Imagine not knowing what a star looks like or never having seen the Milky Way Galaxy. Think about that for a moment. And then consider the following statistics:
In the U.S., 99 percent of residents can only catch a glimpse of the dim glow of the stars in the night. Hundreds of cities across America emanate beacons of light upward and outward from skyscrapers, office buildings, commercial development, airports and residences, just to mention a few.
According to a study by The New World Atlas of Artificial Night Sky Brightness, just 17 percent of residents worldwide can view a naturally occurring dark sky because of light pollution. In North America and Europe, 80 percent of the population and 33 percent of the world’s citizens cannot see the Milky Way.
Watoga and Droop Mountain Battlefield State Parks as well as Calvin Price State Forest are now part of an exclusive club of dark sky parks in the U.S. All activities and educational programs are managed by Watoga.
Receiving such a coveted designation in 2021 from the International Dark Sky Association (IDA) was an arduous three-year process for members of the Watoga State Park Foundation, which compiled 100-plus page application, including replacement of all noncompliant light fixtures with fully shielded, low intensity lighting. Other dark sky park requirements resulted in the limited use of lighted signage and flood lights, utilizing timers and developing a continuing education program.
Watoga State Park, Droop Mountain Battlefield, and Cal Price State Forest are all certified International Dark Sky Parks and are the only parks in West Virginia with this designation. Pocahontas County lies in the darkest sky shed in the mid-Atlantic states.
The Second Annual Dark Sky Party is one part of the Foundation’s commitments to the public education requirement by the IDA regarding the importance of protecting the night skies for this generation and for future ones, as well. Other programs and activities stressing the importance and impact of light pollution are held at other locations, including Watoga, throughout the year.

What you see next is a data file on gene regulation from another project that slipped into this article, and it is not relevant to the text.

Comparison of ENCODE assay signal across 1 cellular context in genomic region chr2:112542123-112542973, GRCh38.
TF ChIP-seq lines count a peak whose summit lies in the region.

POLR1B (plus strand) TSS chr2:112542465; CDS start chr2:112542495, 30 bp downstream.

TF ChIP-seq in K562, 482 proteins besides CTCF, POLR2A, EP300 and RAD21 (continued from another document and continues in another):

“Light pollution affects humans and animals as well as plant life,” said Louanne Fatora, vice-president of the Watoga State Park Foundation. “Even the wondrous synchronous fireflies that exist at Watoga are a protected species and having dark skies is vital for their continued survival.”
How can the public help protect the dark skies and reduce light pollution?
“Do not install security lights,” said J. Perez, local astronomer and astrophotographer. “Instead, have them activated with motion detectors and have a cover that directs the light to the ground. Light directed to space is useless and causes light pollution.”
Now, it’s time to turn out the lights!
The Watoga State Park Second Annual Dark Sky Party at Droop Mountain Battlefield State Park Tower is set for Friday, Sept. 22, at 7:30 p.m. Rain date is Sunday, Sept. 24.
Multiple tabletop scopes will be available for use from the Watoga State Park Foundation.
Red bulb flashlights may be borrowed from the Watoga Foundation. If you bring your own flashlight, stop by the Foundation booth for red cellophane to cover the lens.
Children are welcome to attend, and there will be a table with artwork to entertain the youngsters.
Please feel free to bring your favorite chair or blanket and relax and enjoy “the show.”
No pets, please, not even on a leash.
This event is sponsored by The Watoga State Park Foundation and Dramas, Fairs and Festivals.